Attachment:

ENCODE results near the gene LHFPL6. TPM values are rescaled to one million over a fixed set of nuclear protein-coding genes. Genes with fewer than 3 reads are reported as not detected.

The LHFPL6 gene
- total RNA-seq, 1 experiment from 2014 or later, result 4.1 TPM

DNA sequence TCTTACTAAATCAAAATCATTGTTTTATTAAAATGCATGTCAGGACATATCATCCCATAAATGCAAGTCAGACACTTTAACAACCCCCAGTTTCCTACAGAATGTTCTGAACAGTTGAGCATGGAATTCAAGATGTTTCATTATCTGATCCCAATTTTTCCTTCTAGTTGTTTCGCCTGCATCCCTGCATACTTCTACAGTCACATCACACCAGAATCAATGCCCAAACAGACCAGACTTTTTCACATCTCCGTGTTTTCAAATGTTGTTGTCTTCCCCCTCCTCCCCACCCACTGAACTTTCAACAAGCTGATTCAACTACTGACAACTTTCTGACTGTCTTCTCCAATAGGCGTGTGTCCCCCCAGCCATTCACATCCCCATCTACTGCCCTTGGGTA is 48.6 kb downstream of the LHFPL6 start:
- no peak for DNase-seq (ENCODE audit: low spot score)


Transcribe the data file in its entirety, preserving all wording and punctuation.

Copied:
ENCODE results near the gene LHFPL6. TPM values are rescaled to one million over a fixed set of nuclear protein-coding genes. Genes with fewer than 3 reads are reported as not detected.

The LHFPL6 gene
- total RNA-seq, 1 experiment from 2014 or later, result 4.1 TPM

DNA sequence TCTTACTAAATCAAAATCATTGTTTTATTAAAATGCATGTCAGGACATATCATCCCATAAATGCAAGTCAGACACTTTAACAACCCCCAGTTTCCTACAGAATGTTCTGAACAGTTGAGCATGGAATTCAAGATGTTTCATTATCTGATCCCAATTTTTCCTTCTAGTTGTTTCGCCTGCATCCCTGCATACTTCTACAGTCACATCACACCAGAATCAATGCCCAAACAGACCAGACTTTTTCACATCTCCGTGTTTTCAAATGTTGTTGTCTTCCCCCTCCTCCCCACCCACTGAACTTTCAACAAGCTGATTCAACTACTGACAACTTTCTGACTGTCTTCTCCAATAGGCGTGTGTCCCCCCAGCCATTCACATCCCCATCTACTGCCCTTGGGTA is 48.6 kb downstream of the LHFPL6 start:
- no peak for DNase-seq (ENCODE audit: low spot score)